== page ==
During his regular general audience on August 24, Pope Francis condemned the car bomb murder of Daria Dugina. She was the daughter of Alexander Dugin, a Russian philosopher and associate of Putin with extreme nationalist positions and ties to extremist movements in Europe.
And specifically, the Pope said: “I think of all the cruelty – of so many innocents who pay the price of this madness. The madness is on all sides, because war is madness and no one who is at war can say: ” No, I’m not crazy”. War is madness. I think of a poor girl who was blown up by a bomb under her car seat in Moscow. The innocent pay for the war. The innocent”.
Among the first to protest were Dmytro Kuleba, the Ukrainian foreign minister, and Andrii Yuras, the Ukrainian ambassador to the Holy See. In a tweet, the ambassador said that the pope’s speech was “disappointing” and that one cannot put “the aggressor and the victim” in the same category.
Among the sharp reactions was that of the former Polish ambassador to the Vatican (2013-2016) Peter Nowina-Konopka, who wrote an open letter to Pope Francis. In it he writes:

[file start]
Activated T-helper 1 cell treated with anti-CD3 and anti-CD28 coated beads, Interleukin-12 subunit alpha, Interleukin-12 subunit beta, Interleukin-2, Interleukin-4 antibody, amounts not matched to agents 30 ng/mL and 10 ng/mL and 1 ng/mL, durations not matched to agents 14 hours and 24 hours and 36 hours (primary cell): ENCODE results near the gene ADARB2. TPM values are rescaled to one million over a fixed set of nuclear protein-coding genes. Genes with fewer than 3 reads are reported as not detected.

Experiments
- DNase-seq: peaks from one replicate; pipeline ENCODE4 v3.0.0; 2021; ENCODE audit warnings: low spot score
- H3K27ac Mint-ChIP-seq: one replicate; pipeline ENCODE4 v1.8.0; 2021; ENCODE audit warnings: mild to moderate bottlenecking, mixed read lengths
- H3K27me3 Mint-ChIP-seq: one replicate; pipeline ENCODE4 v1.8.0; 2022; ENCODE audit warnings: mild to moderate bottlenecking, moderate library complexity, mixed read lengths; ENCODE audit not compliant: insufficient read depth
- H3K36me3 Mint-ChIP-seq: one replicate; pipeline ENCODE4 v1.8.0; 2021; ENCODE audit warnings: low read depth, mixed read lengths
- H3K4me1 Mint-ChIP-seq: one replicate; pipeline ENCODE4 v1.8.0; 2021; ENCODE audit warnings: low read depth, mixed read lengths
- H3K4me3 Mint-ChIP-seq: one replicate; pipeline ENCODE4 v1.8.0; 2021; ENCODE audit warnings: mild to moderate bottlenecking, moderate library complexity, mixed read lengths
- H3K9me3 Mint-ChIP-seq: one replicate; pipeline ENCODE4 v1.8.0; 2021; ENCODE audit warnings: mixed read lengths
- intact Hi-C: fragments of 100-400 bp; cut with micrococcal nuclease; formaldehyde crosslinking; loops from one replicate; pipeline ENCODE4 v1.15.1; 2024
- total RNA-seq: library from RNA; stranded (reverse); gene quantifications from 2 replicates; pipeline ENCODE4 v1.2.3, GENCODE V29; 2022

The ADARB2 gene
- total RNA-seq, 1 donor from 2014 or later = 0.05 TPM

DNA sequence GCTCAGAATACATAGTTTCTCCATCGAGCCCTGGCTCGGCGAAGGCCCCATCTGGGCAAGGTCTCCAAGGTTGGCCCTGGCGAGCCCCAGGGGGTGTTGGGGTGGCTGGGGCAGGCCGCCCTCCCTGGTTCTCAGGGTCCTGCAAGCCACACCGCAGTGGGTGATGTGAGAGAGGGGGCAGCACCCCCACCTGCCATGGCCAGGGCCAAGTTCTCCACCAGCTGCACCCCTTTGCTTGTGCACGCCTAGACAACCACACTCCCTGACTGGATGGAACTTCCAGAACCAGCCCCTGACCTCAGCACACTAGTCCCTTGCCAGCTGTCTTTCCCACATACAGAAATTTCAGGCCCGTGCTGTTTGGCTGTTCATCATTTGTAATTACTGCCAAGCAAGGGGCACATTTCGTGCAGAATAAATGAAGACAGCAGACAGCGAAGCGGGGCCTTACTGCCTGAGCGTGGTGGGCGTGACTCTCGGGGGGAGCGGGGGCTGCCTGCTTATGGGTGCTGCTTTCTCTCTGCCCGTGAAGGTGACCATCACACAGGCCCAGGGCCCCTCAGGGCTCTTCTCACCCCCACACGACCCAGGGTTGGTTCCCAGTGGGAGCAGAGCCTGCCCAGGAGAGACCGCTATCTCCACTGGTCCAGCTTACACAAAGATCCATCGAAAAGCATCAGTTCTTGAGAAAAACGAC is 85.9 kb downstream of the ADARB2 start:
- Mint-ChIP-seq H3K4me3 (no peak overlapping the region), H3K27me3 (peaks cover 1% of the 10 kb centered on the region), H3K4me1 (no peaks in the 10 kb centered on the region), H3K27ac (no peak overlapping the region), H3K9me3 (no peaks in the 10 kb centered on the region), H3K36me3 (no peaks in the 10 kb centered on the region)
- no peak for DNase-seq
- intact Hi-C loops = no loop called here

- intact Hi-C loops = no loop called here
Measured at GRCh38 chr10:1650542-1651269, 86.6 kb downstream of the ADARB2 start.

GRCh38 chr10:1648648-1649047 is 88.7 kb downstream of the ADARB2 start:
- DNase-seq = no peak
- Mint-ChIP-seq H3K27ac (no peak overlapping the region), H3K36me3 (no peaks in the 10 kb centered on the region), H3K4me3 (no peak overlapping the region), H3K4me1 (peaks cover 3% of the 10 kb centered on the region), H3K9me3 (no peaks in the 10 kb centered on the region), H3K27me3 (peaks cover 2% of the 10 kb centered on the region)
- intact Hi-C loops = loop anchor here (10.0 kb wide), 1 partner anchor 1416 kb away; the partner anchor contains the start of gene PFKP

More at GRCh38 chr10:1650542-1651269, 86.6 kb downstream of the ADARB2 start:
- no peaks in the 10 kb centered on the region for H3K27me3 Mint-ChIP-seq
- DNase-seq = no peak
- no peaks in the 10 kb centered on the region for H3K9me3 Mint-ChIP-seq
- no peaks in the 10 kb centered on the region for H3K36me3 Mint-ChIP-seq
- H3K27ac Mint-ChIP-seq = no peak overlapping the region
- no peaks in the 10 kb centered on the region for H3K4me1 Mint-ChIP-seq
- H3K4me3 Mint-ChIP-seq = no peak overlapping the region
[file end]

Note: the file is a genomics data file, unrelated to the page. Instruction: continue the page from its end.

“I share with all my heart, Your Holiness, your words about the folly of war, about resisting the atrocities committed (by all sides) against children, prisoners, and civilians who do not take part in the war. However, I believe that “guilt” is distributed unevenly, just as Abel’s cross is not synonymous with Cain’s cross.
First of all, I do not understand the designation of the victim of the terrorist act in Moscow, Ms. Daria Dugina, as an “innocent victim”. This young man – and not only her father – was precisely one of the leaders who insisted on war and the deprivation of Ukrainians’ national identity, independence and freedom, using the sick ideology of the “Russian world” and the threat of destructive weapons. It is true that a terrorist attack cannot be an appropriate response to this. But, in my opinion, it is not an appropriate response to call active ideologues and propagandists “innocent victims”.
Moreover, the perpetrators of the attack have not yet been identified. An important feature of the current pontificate is that the Pope avoids acting as a judge – unfortunately, the words spoken in the Vatican were felt to be just that. And that is why they caused such pain to our Ukrainian brothers and to many people of good will. The aggressor does not deserve the name “innocent victim”.
With highest respect, Peter Nowina-Konopka, Ambassador of Poland to the Holy See 2013-2016.”